Be line conscious. That is the call to fishermen during their days on or near the water.
With summer in full swing and the sport of fishing as invigorating as ever, disposing of any used or loose fishing line can be important to the livelihood of all creatures around the sea and even humans.
Joy Hazell, Florida Sea Grant agent with UF/IFAS Lee County Extension, manages 45 monofilament stations at boat ramps and fishing piers throughout Lee County, including stations at the Beach Pier, Matanzas Pass Preserve and Bowditch Point Park on Estero Island. She says that while monofilament has been around for less than 100 years, it is usually non-biodegradable and scientists estimate it can take 300 to 500 years to decompose.
The monofilament “tube” was reinstalled at the Beach Pier after construction. Information signage is nearby.
"When it's in the environment, it can do some real damage, especially in our mangrove forest. It can get tangled in there and tangled in birds, fish and divers in reefs," said Hazell. "It's not going to disintegrate or go away."
Monofilament stations -also at most marinas- are not only handy, they are important for the environment. Yet, education is needed.
"These stations can do two things. They obviously provide a recycling network, which is great, because we are reusing the plastic," she said. "But, they also raise awareness that leaving your fishing line out in the environment is not a good thing. People must know that even if you are not near a recycling bin, you should take your line, carry it in a safe place and cut it up really small in case it gets back in the environment where it can entrap living things."
The clear, strong, flexible plastic can be difficult to spot on the water or beach where shore birds make their nests or rest from flight or swimmers just want to engage in a relaxing exercise session. Collecting the monofilament line is a process that involves environmentally conscious anglers placing their leftovers in the available bins.
"That's the only thing that is supposed to go in there. It isn't for trash, hooks or weights. It's supposed to be only for line," Hazell said.
Monofilament stations are usually placed near trashcans to signify separate uses and alleviate the burden of cleaning excess garbage from the receptacle. The stations are then emptied out, and line is separated from debris attached to it.
"From that point, the line is brought to indoor recycling bins. Most fishing tackle shops have those. We have one located at Rutenburg Park and Terry Park," said Hazell. "From there, it is sent to Berkley Recycling Center in (Spirit Lake,) Iowa and recycled into fishing products like tackle boxes or park benches."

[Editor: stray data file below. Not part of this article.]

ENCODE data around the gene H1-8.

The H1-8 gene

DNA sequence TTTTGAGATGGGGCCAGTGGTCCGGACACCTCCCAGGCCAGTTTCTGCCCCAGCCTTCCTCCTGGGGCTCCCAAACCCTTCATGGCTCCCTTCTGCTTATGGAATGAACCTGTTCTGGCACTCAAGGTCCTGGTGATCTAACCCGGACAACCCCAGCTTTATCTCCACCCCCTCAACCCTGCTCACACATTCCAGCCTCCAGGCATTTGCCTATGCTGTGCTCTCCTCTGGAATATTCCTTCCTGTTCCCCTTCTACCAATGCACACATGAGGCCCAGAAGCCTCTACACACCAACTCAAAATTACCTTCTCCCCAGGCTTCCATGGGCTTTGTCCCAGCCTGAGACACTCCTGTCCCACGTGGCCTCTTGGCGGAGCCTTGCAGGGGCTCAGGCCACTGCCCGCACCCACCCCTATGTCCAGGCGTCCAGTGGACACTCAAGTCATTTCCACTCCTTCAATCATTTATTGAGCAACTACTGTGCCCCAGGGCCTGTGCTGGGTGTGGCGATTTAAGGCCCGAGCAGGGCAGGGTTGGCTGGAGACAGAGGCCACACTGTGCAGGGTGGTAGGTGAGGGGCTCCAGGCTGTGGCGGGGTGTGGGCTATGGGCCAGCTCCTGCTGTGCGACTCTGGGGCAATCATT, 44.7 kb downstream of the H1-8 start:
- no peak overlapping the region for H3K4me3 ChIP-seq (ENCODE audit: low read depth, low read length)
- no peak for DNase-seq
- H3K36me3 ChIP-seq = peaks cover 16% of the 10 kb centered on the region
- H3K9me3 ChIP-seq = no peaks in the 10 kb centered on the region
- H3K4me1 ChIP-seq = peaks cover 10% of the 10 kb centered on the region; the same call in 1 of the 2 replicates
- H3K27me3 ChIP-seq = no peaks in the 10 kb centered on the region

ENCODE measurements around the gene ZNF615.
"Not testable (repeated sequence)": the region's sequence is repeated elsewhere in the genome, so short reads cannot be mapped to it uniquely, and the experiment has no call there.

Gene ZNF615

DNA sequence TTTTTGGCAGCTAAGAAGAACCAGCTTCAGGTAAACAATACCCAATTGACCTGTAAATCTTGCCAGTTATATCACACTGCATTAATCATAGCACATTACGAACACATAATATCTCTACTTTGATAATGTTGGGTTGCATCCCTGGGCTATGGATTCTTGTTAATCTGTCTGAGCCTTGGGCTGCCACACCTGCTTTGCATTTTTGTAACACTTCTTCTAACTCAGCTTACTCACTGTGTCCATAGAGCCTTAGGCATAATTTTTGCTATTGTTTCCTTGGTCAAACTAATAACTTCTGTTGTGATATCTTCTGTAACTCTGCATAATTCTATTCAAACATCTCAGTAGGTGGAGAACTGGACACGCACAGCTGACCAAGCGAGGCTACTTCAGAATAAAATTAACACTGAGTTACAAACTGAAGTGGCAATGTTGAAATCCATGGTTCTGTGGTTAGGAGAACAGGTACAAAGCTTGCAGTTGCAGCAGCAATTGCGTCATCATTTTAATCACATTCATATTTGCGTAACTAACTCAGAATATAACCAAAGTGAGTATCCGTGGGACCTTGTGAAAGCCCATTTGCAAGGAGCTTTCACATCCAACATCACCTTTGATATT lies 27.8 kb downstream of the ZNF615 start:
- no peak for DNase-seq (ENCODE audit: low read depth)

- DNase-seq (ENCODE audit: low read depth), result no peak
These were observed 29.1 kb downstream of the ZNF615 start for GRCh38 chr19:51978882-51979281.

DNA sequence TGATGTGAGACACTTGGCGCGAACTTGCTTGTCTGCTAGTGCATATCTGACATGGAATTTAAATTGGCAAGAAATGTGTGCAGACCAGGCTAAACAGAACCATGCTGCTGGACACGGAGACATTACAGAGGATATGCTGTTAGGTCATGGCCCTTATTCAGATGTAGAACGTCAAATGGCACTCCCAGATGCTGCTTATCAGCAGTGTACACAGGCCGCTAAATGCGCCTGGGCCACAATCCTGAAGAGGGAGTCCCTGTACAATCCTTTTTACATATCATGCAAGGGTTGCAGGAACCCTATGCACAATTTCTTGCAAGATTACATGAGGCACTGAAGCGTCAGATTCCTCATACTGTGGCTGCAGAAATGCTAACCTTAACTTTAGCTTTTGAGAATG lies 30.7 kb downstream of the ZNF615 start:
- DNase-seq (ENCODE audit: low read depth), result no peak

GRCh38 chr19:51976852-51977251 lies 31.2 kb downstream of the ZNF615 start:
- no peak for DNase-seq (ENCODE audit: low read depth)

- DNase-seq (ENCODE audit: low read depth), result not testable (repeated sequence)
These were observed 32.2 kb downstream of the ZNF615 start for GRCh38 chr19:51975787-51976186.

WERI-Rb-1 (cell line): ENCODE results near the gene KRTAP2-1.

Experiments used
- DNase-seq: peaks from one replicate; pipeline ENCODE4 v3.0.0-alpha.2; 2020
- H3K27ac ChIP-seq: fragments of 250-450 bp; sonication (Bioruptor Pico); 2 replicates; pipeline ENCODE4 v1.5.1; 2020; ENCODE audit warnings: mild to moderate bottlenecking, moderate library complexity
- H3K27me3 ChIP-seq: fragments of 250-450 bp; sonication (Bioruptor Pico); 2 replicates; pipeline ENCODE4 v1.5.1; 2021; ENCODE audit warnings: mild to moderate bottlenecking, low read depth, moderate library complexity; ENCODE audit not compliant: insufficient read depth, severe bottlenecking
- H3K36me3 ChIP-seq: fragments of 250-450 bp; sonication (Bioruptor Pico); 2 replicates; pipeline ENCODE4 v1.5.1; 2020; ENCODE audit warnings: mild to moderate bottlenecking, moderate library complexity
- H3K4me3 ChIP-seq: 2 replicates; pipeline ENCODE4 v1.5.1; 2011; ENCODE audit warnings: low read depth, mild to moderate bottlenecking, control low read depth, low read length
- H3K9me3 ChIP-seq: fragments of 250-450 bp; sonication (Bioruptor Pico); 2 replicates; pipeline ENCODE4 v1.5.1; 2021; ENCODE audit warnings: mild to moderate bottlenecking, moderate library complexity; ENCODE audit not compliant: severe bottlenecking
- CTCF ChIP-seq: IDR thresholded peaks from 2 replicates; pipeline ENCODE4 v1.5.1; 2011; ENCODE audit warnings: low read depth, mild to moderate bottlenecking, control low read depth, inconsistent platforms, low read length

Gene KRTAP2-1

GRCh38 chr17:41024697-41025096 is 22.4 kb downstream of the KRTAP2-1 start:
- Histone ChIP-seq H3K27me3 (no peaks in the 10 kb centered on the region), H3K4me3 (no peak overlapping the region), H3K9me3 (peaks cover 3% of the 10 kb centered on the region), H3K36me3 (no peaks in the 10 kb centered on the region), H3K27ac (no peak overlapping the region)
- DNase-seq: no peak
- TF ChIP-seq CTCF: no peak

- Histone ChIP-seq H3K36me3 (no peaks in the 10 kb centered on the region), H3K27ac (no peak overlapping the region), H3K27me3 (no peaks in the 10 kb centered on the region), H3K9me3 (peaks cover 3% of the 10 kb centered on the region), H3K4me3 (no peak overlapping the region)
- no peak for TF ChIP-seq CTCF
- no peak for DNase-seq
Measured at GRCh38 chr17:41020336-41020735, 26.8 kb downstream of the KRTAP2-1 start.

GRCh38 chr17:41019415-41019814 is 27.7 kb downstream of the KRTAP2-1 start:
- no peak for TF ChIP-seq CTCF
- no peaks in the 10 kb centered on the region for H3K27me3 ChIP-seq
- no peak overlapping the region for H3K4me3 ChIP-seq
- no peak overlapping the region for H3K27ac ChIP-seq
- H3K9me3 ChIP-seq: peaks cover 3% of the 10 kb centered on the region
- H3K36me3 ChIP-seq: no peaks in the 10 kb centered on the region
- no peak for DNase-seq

The Monofilament Recovery & Recycling Program is Florida wide and an effort "to educate the public on the problems caused by monofilament line left in the environment, to encourage recycling through a network of line recycling bins and drop-off locations, and to conduct volunteer monofilament line cleanup."
Each fall, Keep Lee County Beautiful runs a marine cleanup program related to the cleanup of fishing line. Called Monofilament Madness, the program's success is measured by the growing awareness and willingness of hundreds of volunteers to dedicate a day to the cause.
Monofilament Madness was begun by fishermen and will celebrate its 19th year on Fort Myers Beach on Oct. 27. Its goal is to rid the local waterways of monofilament fishing line and trash.
According to Rudy Busch, the executive director of KLCB, previous "Monofilament Madness" cleanups have produced enough discarded fishing line to stretch from Fort Myers to Tallahassee. Members of KLCB and the Fort Myers Beach Community Foundation have been assisted by residents from Fort Myers Beach, students from Fort Myers Trail Blazers 4H club, Edison Community College and Florida Gulf Coast University as well as members of the Marine Conservation Club in Cape Coral, ECO-Action, Turtle Time and the Estero Bay Aquatic Preserve.
It is hoped that through educational awareness, the people who are causing the problem will be reached and their behavior modified so that, among other reasons, wildlife will be spared agonizing deaths from entanglement in monofilament fishing line.
'The combination of Monofilament Madness and the bins have really helped awareness," said Hazell.
Volunteers used to manage the Beach stations but, due to vandalism, employees at Lee County Parks & Recreation took over and are now the main monitors.
"The volunteers said it was getting a little challenging," she said. "Our County staff is really dedicated to the environment staying clean, and they have been willing to take it on. Most of them are fishermen, so they really get it. I'm thrilled because they get monitored on a regular basis."
Hazell would still welcome dedicated volunteers to help out in the program.
"They are much appreciated," she said.
So, when you are casting for the big one, don't let the environmental impact lesson get away. Recycle that fishing line. That is a true fish story.